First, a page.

Author Archives: Philip Orton

Resilience Concepts Behind Living Breakwaters

I was asked by an intern at City Atlas, Travis Gonzales, to answer his well-posed questions on our winning Rebuild By Design entry, Living Breakwaters, and here is that Q&A, which I think gets addresses some important aspects of the concept. … Continue reading

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Living Growing Breakwaters and Building Community Resilience

We had great news a few weeks ago — our team was selected as a winner of the HUD Rebuild By Design competition, and New York State is being awarded $60 million to build out our project — Living, Growing Breakwaters off … Continue reading

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Increasing storm tides in New York Harbor, 1844–2013

We published a paper in the journal Geophysical Research Letters in May (paper, supporting information), and a very important yet simple result from the paper is that Stefan Talke (Portland State University) recovered historical sea level data from NY Harbor and created this great 1844-2013 … Continue reading

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Winter Coastal Storms – a Dangerous Mix of Hazards

The winter storm hitting us right now is a reminder of how coastal flooding and winter storms can mix and bring a dangerous combination of hazards.  While the winds in this storm are substantially weaker (good news) than the Blizzard … Continue reading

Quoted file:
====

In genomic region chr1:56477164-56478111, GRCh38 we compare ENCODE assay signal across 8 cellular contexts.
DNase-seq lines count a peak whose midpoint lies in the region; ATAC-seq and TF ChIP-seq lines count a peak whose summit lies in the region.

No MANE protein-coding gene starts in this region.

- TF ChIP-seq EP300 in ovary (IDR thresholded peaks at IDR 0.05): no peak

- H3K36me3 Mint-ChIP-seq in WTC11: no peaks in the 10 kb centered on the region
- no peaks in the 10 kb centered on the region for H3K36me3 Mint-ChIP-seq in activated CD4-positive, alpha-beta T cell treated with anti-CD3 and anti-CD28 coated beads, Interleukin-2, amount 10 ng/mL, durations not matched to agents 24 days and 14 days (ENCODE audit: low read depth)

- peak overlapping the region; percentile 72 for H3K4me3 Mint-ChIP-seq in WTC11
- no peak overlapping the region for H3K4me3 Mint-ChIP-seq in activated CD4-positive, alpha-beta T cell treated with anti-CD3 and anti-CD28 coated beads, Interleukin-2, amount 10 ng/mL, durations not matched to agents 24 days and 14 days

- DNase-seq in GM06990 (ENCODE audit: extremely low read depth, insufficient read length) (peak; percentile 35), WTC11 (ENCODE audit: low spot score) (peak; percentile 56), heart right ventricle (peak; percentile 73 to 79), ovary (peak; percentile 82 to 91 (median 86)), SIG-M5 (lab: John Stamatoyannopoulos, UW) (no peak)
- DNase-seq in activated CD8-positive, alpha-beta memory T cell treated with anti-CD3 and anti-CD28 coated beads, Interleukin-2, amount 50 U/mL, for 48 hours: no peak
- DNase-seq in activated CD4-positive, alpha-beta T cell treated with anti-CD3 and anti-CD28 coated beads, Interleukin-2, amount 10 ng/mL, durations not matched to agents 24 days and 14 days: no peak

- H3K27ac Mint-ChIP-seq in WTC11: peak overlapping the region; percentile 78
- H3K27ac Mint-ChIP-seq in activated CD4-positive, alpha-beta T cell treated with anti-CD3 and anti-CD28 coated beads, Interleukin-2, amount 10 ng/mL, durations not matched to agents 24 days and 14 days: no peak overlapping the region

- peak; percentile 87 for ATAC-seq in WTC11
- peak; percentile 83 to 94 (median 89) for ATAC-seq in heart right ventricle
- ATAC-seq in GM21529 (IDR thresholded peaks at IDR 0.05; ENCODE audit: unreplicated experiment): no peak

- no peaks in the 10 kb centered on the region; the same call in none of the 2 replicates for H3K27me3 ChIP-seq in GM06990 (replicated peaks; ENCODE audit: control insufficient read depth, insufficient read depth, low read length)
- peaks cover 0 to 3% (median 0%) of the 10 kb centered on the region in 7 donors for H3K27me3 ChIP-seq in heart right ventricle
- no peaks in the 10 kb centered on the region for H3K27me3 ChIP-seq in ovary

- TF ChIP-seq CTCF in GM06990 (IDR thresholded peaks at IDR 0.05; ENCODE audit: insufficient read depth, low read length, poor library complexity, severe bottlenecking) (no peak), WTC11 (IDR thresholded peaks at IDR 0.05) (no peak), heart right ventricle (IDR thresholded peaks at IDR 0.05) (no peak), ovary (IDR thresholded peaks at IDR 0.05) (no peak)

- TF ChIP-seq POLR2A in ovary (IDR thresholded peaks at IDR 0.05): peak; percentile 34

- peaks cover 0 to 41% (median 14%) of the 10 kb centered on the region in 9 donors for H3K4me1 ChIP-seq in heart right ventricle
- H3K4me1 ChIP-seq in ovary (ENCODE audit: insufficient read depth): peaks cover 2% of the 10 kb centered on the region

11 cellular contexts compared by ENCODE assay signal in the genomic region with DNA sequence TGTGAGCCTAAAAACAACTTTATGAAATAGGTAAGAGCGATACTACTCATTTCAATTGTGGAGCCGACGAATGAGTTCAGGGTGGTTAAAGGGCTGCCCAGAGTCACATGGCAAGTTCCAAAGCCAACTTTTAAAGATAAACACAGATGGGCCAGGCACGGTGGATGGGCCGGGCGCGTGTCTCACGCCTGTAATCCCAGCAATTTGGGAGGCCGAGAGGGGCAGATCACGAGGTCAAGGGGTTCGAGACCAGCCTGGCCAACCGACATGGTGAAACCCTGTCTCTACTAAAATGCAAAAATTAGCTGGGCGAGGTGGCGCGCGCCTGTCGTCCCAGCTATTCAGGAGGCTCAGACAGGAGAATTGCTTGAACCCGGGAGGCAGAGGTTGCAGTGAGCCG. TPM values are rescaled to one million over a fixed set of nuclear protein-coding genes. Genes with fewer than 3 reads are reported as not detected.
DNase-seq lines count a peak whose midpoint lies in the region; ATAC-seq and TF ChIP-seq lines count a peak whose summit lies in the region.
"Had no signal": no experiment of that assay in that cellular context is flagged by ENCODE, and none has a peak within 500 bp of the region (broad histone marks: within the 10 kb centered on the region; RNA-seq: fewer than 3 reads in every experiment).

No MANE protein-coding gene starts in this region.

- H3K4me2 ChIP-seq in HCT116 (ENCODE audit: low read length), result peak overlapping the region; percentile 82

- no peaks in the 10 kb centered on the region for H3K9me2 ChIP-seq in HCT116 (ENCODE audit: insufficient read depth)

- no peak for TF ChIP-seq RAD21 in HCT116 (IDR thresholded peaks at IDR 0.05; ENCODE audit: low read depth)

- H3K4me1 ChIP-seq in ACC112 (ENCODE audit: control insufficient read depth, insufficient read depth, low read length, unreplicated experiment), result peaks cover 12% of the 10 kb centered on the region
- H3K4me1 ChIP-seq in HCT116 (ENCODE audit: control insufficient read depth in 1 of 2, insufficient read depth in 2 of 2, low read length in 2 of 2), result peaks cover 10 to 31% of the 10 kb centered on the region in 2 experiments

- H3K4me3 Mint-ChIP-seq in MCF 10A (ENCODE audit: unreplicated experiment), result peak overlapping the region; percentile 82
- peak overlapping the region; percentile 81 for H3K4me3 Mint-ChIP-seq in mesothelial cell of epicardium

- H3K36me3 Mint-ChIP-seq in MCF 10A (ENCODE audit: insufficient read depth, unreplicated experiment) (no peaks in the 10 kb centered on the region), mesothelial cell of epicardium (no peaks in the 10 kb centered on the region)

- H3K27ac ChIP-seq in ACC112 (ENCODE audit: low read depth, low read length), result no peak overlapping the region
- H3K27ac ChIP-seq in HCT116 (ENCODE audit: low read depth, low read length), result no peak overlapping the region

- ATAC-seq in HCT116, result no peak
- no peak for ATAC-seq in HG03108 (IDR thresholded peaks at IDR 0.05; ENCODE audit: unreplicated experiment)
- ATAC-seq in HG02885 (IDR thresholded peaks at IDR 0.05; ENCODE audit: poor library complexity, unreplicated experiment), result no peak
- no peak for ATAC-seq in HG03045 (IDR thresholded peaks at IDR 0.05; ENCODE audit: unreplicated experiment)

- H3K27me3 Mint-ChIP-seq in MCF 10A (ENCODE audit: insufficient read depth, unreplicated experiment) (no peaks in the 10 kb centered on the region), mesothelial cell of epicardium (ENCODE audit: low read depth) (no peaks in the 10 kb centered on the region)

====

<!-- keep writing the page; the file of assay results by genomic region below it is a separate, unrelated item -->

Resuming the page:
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Air Quality Measurements on Your Own Window Sill

[This is a guest blog post from Talmor Meir, a PhD student at Stevens Institute in the Maritime Security Laboratory.] Good news to NYC and it’s neighbors: According to The New York Times air across our city is the cleanest it … Continue reading

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HUD Rebuild By Design: Plans for the Future Coast

I am honored to be part of a well-constructed, diverse-minded team for the HUD (federal Housing and Urban Development) post-Sandy “Rebuild By Design” competition, one of 10 successful teams of about 150 that applied.  The team was built and is … Continue reading

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Hurricane Sandy Storm Surge Map Animations

Hurricane Sandy was a wild beast, with a powerful high pressure system, a hurricane, a nor’easter and a high tide all meeting simultaneously to cause the highest flood in NYC history.  As a result the peak flood height was poorly … Continue reading

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